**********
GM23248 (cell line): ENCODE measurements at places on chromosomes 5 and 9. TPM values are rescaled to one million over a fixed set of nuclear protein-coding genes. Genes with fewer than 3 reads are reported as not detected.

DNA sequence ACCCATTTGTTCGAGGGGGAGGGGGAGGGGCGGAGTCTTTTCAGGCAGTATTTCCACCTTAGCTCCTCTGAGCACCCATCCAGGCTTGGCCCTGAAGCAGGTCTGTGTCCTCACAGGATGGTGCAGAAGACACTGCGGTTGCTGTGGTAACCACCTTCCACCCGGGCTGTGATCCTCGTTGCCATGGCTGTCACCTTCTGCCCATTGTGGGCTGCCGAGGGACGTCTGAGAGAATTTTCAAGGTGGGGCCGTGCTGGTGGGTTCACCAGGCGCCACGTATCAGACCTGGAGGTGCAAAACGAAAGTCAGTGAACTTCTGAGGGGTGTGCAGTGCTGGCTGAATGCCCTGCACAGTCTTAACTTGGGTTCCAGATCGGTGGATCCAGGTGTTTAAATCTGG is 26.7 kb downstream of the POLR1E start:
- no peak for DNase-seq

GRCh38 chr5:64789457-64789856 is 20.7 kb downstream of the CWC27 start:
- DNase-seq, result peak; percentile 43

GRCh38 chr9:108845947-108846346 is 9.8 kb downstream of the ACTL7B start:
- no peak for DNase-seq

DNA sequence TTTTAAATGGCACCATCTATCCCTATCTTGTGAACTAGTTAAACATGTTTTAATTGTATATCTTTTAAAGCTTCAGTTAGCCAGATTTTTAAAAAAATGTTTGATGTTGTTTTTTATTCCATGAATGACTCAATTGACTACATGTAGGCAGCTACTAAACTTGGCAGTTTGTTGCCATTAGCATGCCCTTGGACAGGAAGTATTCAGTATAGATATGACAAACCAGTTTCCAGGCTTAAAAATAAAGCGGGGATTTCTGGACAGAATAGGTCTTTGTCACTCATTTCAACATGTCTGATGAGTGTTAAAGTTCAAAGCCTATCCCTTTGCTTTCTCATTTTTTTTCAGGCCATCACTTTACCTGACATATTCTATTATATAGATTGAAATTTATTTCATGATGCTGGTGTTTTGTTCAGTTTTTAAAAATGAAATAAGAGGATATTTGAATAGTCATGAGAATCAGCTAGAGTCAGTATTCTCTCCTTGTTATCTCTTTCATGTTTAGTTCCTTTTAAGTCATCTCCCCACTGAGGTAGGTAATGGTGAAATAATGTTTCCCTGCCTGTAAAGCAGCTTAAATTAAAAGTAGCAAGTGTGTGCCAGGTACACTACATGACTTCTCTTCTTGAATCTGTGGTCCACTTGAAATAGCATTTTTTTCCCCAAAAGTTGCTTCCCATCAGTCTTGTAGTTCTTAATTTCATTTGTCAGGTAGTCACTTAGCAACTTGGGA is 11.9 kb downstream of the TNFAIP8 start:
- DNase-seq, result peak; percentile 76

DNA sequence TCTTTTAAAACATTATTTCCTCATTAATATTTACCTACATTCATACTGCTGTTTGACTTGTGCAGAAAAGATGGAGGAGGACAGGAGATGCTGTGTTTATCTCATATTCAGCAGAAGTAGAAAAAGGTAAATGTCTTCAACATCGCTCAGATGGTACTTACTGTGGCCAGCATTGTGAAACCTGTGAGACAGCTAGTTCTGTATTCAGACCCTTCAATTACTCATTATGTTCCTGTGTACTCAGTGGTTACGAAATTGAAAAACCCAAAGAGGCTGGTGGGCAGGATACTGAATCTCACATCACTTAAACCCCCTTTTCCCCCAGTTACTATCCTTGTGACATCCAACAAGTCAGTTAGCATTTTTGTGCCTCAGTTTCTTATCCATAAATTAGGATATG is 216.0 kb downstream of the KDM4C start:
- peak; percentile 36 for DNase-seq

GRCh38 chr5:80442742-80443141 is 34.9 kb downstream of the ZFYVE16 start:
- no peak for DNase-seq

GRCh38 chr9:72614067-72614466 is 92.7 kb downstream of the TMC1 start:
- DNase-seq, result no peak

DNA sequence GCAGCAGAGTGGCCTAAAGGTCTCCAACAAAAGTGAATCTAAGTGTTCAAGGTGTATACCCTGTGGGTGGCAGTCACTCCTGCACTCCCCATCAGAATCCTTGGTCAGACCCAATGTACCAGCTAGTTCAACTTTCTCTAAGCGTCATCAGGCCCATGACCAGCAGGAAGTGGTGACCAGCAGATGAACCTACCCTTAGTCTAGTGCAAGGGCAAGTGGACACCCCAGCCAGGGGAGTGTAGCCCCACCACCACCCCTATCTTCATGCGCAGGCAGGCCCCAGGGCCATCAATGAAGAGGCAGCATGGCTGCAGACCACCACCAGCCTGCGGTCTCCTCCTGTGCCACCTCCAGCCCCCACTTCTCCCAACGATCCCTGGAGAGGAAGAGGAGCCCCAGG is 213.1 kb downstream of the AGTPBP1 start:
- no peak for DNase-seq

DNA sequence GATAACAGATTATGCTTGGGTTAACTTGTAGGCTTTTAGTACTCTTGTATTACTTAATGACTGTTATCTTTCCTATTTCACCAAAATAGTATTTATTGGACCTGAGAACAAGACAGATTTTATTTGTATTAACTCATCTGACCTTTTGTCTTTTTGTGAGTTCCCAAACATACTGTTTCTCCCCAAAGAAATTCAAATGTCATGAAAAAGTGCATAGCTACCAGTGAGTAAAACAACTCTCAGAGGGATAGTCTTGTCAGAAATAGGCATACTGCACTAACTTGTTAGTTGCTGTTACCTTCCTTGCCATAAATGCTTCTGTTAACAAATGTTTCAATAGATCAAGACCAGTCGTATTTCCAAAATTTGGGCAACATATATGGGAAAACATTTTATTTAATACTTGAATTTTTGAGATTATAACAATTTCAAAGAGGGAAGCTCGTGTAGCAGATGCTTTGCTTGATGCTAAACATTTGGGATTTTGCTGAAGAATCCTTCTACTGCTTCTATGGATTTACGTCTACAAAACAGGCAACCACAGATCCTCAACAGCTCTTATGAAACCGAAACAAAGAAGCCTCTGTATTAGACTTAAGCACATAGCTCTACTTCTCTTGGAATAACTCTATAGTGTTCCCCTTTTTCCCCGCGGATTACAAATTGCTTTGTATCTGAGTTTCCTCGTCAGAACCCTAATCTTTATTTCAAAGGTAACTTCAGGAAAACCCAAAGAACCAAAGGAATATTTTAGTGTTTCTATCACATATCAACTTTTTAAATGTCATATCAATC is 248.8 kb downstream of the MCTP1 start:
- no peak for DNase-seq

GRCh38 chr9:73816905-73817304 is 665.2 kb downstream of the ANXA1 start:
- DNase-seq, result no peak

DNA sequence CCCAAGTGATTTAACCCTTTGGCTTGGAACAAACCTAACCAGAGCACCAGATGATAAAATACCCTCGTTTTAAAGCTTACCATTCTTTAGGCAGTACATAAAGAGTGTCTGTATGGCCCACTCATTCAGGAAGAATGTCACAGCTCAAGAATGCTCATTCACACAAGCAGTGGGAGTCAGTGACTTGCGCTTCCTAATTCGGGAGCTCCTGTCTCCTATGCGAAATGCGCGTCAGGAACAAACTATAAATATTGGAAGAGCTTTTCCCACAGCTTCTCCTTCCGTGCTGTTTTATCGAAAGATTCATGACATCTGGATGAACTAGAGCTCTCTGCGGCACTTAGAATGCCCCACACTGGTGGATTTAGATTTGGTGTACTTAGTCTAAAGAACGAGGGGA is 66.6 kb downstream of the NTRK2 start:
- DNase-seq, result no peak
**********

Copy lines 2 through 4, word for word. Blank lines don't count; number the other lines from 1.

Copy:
DNA sequence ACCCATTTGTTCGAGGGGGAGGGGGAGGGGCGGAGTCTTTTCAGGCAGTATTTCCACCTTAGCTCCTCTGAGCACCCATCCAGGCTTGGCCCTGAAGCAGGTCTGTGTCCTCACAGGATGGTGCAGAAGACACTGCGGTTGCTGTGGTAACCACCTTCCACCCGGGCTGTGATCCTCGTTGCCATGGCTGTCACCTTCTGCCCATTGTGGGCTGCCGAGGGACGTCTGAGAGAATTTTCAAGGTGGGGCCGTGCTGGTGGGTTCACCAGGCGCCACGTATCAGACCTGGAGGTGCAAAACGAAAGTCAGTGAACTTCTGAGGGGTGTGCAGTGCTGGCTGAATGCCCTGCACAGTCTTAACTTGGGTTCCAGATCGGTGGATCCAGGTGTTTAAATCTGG is 26.7 kb downstream of the POLR1E start:
- no peak for DNase-seq

GRCh38 chr5:64789457-64789856 is 20.7 kb downstream of the CWC27 start: